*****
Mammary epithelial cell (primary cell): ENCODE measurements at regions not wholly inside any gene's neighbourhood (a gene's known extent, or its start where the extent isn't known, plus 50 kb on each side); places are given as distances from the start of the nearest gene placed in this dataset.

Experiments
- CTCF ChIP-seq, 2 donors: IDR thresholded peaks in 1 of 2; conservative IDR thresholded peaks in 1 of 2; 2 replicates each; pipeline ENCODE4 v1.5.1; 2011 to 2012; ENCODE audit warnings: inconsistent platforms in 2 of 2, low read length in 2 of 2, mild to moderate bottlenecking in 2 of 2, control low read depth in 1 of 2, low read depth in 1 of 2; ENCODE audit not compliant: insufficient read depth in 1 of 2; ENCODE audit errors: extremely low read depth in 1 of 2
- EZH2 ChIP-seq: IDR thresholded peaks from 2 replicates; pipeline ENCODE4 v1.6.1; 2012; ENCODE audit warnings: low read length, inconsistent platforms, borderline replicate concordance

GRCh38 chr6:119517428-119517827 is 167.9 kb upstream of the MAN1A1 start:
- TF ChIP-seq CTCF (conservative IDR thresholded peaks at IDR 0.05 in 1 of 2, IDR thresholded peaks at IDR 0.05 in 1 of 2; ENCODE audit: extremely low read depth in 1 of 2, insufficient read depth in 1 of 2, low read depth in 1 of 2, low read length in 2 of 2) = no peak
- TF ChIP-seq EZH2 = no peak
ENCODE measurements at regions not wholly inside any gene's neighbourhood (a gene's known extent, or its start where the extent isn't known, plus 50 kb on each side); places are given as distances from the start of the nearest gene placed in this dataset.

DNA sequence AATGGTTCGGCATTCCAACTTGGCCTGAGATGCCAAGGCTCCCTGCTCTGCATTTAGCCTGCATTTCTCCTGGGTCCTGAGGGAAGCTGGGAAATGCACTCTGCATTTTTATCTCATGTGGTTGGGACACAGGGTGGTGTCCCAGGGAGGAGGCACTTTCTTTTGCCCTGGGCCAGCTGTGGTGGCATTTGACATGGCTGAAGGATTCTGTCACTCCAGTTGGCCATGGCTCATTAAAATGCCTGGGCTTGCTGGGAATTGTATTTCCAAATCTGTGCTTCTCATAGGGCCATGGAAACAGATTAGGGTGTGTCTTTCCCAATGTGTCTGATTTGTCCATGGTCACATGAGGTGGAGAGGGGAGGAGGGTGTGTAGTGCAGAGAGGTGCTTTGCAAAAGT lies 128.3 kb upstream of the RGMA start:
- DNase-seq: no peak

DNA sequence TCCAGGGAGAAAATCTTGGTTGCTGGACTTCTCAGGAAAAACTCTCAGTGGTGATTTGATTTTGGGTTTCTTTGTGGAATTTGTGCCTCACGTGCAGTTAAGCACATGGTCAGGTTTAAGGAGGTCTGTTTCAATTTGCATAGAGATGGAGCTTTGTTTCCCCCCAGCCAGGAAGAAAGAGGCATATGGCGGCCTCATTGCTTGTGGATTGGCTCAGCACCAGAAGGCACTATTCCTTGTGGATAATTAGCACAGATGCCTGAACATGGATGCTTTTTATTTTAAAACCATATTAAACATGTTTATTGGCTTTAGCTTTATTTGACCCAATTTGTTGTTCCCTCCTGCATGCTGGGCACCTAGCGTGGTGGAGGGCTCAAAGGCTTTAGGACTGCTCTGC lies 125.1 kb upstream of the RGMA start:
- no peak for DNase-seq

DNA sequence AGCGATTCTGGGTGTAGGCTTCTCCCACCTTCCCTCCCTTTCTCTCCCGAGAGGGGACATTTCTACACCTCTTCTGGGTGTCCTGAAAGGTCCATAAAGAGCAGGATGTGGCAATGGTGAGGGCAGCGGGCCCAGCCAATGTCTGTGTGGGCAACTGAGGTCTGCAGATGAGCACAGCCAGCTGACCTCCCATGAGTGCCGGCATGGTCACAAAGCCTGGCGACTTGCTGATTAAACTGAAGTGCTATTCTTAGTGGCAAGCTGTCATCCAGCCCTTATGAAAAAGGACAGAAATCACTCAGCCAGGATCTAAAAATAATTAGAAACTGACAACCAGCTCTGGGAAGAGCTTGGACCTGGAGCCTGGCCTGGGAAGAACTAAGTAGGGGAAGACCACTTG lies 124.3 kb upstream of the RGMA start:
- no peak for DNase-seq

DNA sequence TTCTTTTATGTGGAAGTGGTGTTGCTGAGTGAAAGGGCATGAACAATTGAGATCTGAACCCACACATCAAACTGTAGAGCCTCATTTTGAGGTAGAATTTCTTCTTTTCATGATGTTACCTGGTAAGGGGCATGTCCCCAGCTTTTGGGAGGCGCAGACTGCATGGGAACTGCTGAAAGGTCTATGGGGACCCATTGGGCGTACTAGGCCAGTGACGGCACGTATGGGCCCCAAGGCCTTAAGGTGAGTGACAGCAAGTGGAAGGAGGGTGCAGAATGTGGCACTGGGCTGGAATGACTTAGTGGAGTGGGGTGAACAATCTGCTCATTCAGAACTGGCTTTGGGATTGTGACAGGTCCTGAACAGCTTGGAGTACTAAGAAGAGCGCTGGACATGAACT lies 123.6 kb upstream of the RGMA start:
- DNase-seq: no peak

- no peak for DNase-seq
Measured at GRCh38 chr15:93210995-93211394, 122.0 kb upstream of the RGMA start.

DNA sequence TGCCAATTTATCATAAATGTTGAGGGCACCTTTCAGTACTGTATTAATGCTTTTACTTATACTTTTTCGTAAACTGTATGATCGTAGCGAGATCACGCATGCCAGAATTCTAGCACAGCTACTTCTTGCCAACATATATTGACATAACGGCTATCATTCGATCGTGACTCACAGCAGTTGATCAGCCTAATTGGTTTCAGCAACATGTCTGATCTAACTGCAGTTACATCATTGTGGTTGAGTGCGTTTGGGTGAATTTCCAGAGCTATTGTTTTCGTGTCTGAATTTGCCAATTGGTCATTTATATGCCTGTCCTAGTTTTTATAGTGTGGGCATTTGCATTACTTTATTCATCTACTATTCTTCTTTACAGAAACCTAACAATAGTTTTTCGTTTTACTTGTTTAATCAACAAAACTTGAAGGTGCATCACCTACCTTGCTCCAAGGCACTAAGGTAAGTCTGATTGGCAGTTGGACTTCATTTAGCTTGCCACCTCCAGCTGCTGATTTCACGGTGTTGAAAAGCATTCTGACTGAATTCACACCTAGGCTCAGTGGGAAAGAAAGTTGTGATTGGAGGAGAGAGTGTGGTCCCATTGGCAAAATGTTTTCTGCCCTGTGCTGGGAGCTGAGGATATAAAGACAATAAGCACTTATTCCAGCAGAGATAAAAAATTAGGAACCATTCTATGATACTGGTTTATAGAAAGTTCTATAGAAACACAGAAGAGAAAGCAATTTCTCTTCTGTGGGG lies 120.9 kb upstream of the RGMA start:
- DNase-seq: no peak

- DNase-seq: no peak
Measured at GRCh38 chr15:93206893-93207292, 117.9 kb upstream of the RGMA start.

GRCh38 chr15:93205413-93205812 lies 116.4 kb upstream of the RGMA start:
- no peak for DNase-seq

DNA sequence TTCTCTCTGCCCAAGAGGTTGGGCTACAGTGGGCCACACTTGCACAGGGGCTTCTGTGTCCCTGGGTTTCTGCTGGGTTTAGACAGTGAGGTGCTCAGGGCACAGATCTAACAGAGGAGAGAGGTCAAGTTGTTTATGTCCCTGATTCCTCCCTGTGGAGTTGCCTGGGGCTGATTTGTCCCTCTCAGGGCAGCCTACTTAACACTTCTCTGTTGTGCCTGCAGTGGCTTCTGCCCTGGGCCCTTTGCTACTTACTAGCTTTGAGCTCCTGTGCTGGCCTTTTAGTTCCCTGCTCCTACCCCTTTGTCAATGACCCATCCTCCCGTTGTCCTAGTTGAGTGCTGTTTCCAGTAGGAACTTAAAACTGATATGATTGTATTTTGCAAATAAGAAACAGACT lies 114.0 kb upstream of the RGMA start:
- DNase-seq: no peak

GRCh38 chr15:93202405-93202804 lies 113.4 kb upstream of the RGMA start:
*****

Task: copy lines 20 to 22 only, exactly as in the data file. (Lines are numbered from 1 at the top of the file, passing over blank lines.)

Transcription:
- DNase-seq: no peak

- DNase-seq: no peak
Measured at GRCh38 chr15:93206893-93207292, 117.9 kb upstream of the RGMA start.